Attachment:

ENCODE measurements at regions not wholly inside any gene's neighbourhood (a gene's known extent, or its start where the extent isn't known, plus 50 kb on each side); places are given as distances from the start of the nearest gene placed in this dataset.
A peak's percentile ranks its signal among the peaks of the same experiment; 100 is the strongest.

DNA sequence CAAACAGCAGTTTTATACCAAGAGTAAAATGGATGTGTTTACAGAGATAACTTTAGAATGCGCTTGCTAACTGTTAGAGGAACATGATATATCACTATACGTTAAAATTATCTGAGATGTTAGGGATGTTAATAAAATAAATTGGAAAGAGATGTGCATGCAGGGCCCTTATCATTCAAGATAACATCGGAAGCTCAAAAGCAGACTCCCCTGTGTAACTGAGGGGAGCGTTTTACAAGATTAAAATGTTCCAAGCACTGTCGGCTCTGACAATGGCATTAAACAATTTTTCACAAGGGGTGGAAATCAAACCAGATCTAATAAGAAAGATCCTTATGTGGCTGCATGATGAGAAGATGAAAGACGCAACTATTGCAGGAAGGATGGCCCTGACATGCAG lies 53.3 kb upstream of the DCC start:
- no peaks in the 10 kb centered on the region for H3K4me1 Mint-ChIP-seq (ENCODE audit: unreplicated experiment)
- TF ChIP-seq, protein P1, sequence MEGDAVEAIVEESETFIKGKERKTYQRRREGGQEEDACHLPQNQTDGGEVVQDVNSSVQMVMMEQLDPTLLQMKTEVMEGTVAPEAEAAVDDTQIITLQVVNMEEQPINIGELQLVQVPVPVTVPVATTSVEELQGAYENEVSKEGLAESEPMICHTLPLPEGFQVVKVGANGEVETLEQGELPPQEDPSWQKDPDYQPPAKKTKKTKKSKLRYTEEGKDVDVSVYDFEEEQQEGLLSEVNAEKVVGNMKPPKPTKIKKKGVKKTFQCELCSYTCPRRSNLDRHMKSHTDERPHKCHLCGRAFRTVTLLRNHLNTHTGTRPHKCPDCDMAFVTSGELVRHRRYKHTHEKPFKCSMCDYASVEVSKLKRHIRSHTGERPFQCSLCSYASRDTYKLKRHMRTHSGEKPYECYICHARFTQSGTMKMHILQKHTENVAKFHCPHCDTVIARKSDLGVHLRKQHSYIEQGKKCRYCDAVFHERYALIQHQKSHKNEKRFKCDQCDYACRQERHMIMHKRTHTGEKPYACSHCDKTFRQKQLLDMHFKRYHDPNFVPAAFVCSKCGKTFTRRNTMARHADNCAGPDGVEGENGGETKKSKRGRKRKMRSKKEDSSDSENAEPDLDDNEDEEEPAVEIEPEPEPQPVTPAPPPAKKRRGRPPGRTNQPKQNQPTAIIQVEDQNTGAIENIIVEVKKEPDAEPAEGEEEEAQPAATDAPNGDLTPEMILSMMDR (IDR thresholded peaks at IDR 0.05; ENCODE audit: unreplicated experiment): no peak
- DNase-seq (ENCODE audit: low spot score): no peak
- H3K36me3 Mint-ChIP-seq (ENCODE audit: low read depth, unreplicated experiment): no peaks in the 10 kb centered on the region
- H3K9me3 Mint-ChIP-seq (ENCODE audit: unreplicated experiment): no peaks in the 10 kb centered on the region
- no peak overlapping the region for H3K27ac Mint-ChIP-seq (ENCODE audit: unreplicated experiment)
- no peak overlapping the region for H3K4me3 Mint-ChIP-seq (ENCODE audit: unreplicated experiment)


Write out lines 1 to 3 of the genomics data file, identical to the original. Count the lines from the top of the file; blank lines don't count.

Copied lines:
ENCODE measurements at regions not wholly inside any gene's neighbourhood (a gene's known extent, or its start where the extent isn't known, plus 50 kb on each side); places are given as distances from the start of the nearest gene placed in this dataset.
A peak's percentile ranks its signal among the peaks of the same experiment; 100 is the strongest.

DNA sequence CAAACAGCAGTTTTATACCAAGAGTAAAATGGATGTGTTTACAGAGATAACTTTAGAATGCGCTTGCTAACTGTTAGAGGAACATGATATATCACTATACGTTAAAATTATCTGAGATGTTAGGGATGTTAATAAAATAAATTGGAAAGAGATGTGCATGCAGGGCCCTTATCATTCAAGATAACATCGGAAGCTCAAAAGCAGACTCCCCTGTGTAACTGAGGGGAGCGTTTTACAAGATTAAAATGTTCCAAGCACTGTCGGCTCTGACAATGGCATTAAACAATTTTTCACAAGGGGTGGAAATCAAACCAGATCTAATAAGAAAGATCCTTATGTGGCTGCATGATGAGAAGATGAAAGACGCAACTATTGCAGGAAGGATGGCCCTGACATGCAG lies 53.3 kb upstream of the DCC start: